the 5th wave; a review

The 5th Wave, by Rick Yancey

The 5th Wave, by Rick Yancey

Book 69/50


Wow. Wow. Wow. That’s the word I’d like to use to describe The 5th Wave by Rick Yancey. Succinct, I know. I’ve never been into Sci-Fi (that’s actually an understatement; I inexplicably took a Sci-Fi Film course in university and hated 95% of it) but after I read this book is being made into a movie with Chloe Grace Moretz, I bought the first and second novels. The genre of this story isn’t just Sci-Fi though: it’s Y/A, it’s Dystopian, it’s Post-Apocalyptic, it’s Fantasy. The 5th Wave has been compared to The Hunger Games and Maze Runner, but to me, it’s completely differentThis book is a mixed bag, and it’s written beautifully. To give you some examples of Yancey’s vivid, effective descriptions and flowing writing, here are two excerpts:

Sometimes in my tent, late at night, I think I can hear the stars scraping against the sky.” (Page 29)

“…and that’s what you do when the curtain is falling— you give the line that the audience wants to hear.” (Page 36)

 The story starts off in the United States after an alien invasion… STOP. I know what you’re thinking: UFO’s and aliens have been done before and you aren’t in to Sci-Fi and all that far-fetched stuff…. But stick with me here, okay? The protagonist, Cassie Sullivan, is a fearless teenager who has lost her mother in one of the previous four ‘waves,’ which was a sickness that took out most of the population. Each ‘wave’ has been inflicted on the society by the aliens in order to wipe out the population (at least, that is what the remaining humans believe). The world is in a state of chaos, and society is living like it’s the Stone Age once again. Cassie, her little brother Sammy and their father hike to a camp they have heard about to be with other survivors. Once the family arrives at the camp, however, that’s when things get worse. Cassie’s little brother is separated from Cassie and her father, and she quickly learns that not even the police can be trusted. Cassie ends up on her own trying to track down her brother before eventually meeting Evan Walker; a farm boy who seems too good to be true. In a world that has been turned upside-down, Cassie has to decide if she really trusts Evan to help her find her brother, all while trying to figure out what the 5th Wave will be before it starts.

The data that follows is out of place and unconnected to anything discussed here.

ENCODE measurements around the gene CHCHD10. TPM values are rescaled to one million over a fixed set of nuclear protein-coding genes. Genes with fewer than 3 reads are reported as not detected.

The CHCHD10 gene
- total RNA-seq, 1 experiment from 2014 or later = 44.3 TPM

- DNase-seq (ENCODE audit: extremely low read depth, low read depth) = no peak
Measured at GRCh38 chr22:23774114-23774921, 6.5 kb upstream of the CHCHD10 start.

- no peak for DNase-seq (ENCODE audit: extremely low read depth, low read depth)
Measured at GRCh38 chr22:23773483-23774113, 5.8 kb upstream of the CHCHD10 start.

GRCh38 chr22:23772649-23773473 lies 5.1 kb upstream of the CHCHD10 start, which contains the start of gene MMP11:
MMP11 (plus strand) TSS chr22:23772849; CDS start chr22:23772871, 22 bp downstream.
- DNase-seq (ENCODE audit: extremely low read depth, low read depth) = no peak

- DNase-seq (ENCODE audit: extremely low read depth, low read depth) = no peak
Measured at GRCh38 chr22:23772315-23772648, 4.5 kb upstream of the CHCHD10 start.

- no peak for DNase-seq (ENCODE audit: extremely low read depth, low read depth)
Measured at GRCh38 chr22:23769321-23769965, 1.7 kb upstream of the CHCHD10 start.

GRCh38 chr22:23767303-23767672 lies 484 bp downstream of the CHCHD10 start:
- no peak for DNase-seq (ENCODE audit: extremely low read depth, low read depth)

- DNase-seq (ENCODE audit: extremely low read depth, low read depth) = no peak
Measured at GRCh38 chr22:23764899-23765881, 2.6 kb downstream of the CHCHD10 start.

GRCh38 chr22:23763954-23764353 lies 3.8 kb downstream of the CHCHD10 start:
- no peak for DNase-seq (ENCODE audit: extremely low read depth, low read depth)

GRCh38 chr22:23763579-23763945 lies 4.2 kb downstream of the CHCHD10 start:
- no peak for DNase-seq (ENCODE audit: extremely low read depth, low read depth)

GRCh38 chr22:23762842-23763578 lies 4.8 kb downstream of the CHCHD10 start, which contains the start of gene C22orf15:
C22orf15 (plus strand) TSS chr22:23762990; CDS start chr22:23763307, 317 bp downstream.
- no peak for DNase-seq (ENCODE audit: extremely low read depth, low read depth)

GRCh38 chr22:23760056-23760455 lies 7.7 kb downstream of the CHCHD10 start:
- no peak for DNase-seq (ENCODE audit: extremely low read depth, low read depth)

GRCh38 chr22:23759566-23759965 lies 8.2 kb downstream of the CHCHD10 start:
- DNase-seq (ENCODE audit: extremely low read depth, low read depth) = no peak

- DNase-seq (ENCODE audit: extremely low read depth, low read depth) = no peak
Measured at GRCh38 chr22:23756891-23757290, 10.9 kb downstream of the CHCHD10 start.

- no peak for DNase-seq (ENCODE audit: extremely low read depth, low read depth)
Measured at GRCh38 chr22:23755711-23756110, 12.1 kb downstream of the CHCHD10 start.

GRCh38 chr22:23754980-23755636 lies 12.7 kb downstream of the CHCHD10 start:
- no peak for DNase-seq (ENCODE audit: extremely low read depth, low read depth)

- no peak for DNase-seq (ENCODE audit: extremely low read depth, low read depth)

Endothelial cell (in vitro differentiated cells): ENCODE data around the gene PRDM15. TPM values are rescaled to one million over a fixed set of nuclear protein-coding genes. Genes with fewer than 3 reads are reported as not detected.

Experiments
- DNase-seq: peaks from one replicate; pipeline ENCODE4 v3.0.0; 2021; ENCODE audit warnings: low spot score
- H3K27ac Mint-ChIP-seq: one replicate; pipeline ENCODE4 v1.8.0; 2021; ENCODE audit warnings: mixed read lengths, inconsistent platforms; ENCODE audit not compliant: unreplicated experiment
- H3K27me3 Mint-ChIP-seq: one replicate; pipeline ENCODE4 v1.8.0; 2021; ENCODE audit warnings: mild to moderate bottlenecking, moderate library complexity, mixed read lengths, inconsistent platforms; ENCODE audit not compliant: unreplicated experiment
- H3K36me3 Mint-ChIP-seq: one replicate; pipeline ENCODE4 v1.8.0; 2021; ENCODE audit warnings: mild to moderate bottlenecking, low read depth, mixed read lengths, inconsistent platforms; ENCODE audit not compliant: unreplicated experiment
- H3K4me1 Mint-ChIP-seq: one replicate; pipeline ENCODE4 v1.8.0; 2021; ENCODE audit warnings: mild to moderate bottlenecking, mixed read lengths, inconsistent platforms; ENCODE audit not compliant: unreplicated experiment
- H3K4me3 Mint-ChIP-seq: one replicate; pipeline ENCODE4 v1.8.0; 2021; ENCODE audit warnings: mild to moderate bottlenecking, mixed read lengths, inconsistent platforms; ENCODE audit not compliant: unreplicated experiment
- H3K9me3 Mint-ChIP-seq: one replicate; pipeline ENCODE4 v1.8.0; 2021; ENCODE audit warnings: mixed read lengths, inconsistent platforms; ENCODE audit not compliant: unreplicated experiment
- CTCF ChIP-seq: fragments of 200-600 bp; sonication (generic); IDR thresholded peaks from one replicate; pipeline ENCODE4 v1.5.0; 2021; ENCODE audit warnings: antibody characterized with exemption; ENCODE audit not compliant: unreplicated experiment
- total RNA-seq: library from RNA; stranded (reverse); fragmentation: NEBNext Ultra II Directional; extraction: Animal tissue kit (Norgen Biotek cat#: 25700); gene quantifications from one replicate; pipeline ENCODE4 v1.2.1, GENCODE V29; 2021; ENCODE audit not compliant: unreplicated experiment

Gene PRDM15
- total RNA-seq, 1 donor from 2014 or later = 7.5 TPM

The 5th Wave is a page-turner, and I can’t wait to read book two. There are multiple characters who are all experiencing unique events in their messed-up future world and different POV’s are housed in each section. It’s so well done; I can’t say it enough. And because the tale is cross-genre, it will appeal to that many more people. Hell, it appealed to me didn’t it? And like I said, Science Fiction Film was not my favorite subject (my limited knowledge of ‘pod people’ is evidence of this). Get outside your comfort zone and get into this book.

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